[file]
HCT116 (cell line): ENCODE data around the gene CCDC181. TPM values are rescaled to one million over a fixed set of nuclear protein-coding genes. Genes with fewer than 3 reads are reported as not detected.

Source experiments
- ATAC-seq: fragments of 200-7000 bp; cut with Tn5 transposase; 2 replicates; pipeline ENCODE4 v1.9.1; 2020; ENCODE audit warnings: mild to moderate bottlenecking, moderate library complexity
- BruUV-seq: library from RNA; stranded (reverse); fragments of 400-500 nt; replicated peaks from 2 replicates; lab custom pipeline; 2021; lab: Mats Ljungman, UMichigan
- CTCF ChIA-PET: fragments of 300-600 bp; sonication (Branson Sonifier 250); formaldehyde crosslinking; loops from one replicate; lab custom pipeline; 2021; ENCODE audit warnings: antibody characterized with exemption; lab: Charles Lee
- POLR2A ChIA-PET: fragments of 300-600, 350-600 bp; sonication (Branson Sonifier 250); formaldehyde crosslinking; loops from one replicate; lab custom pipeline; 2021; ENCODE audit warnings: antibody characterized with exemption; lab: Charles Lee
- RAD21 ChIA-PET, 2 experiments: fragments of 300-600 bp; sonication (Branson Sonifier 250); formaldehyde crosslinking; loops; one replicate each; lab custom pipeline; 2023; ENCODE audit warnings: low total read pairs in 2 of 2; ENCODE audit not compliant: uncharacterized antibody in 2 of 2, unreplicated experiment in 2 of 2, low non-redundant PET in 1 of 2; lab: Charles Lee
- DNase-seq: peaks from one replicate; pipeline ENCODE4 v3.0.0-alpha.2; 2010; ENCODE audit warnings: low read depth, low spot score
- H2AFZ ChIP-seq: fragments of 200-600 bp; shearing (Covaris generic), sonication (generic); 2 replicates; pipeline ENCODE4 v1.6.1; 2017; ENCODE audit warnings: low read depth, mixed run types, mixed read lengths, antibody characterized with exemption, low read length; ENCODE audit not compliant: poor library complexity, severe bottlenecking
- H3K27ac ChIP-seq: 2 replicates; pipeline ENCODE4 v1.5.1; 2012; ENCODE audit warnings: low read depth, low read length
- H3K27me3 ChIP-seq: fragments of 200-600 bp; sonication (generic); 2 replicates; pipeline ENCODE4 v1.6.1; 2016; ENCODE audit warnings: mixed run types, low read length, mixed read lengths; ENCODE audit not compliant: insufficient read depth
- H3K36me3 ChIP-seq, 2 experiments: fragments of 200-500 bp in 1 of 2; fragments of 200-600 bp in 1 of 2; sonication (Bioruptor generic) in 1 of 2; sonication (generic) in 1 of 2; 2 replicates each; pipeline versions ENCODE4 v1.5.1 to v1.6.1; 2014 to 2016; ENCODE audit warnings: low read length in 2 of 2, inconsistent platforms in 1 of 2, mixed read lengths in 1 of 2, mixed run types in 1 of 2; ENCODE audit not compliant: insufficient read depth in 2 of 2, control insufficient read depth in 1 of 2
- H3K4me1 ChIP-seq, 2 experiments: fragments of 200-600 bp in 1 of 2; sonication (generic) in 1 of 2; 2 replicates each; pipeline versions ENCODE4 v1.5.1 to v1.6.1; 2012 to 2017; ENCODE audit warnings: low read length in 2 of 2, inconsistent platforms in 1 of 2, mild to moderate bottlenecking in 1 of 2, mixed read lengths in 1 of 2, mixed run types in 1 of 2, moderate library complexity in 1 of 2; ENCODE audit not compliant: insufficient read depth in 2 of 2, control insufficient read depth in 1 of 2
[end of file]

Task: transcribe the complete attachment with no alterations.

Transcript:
HCT116 (cell line): ENCODE data around the gene CCDC181. TPM values are rescaled to one million over a fixed set of nuclear protein-coding genes. Genes with fewer than 3 reads are reported as not detected.

Source experiments
- ATAC-seq: fragments of 200-7000 bp; cut with Tn5 transposase; 2 replicates; pipeline ENCODE4 v1.9.1; 2020; ENCODE audit warnings: mild to moderate bottlenecking, moderate library complexity
- BruUV-seq: library from RNA; stranded (reverse); fragments of 400-500 nt; replicated peaks from 2 replicates; lab custom pipeline; 2021; lab: Mats Ljungman, UMichigan
- CTCF ChIA-PET: fragments of 300-600 bp; sonication (Branson Sonifier 250); formaldehyde crosslinking; loops from one replicate; lab custom pipeline; 2021; ENCODE audit warnings: antibody characterized with exemption; lab: Charles Lee
- POLR2A ChIA-PET: fragments of 300-600, 350-600 bp; sonication (Branson Sonifier 250); formaldehyde crosslinking; loops from one replicate; lab custom pipeline; 2021; ENCODE audit warnings: antibody characterized with exemption; lab: Charles Lee
- RAD21 ChIA-PET, 2 experiments: fragments of 300-600 bp; sonication (Branson Sonifier 250); formaldehyde crosslinking; loops; one replicate each; lab custom pipeline; 2023; ENCODE audit warnings: low total read pairs in 2 of 2; ENCODE audit not compliant: uncharacterized antibody in 2 of 2, unreplicated experiment in 2 of 2, low non-redundant PET in 1 of 2; lab: Charles Lee
- DNase-seq: peaks from one replicate; pipeline ENCODE4 v3.0.0-alpha.2; 2010; ENCODE audit warnings: low read depth, low spot score
- H2AFZ ChIP-seq: fragments of 200-600 bp; shearing (Covaris generic), sonication (generic); 2 replicates; pipeline ENCODE4 v1.6.1; 2017; ENCODE audit warnings: low read depth, mixed run types, mixed read lengths, antibody characterized with exemption, low read length; ENCODE audit not compliant: poor library complexity, severe bottlenecking
- H3K27ac ChIP-seq: 2 replicates; pipeline ENCODE4 v1.5.1; 2012; ENCODE audit warnings: low read depth, low read length
- H3K27me3 ChIP-seq: fragments of 200-600 bp; sonication (generic); 2 replicates; pipeline ENCODE4 v1.6.1; 2016; ENCODE audit warnings: mixed run types, low read length, mixed read lengths; ENCODE audit not compliant: insufficient read depth
- H3K36me3 ChIP-seq, 2 experiments: fragments of 200-500 bp in 1 of 2; fragments of 200-600 bp in 1 of 2; sonication (Bioruptor generic) in 1 of 2; sonication (generic) in 1 of 2; 2 replicates each; pipeline versions ENCODE4 v1.5.1 to v1.6.1; 2014 to 2016; ENCODE audit warnings: low read length in 2 of 2, inconsistent platforms in 1 of 2, mixed read lengths in 1 of 2, mixed run types in 1 of 2; ENCODE audit not compliant: insufficient read depth in 2 of 2, control insufficient read depth in 1 of 2
- H3K4me1 ChIP-seq, 2 experiments: fragments of 200-600 bp in 1 of 2; sonication (generic) in 1 of 2; 2 replicates each; pipeline versions ENCODE4 v1.5.1 to v1.6.1; 2012 to 2017; ENCODE audit warnings: low read length in 2 of 2, inconsistent platforms in 1 of 2, mild to moderate bottlenecking in 1 of 2, mixed read lengths in 1 of 2, mixed run types in 1 of 2, moderate library complexity in 1 of 2; ENCODE audit not compliant: insufficient read depth in 2 of 2, control insufficient read depth in 1 of 2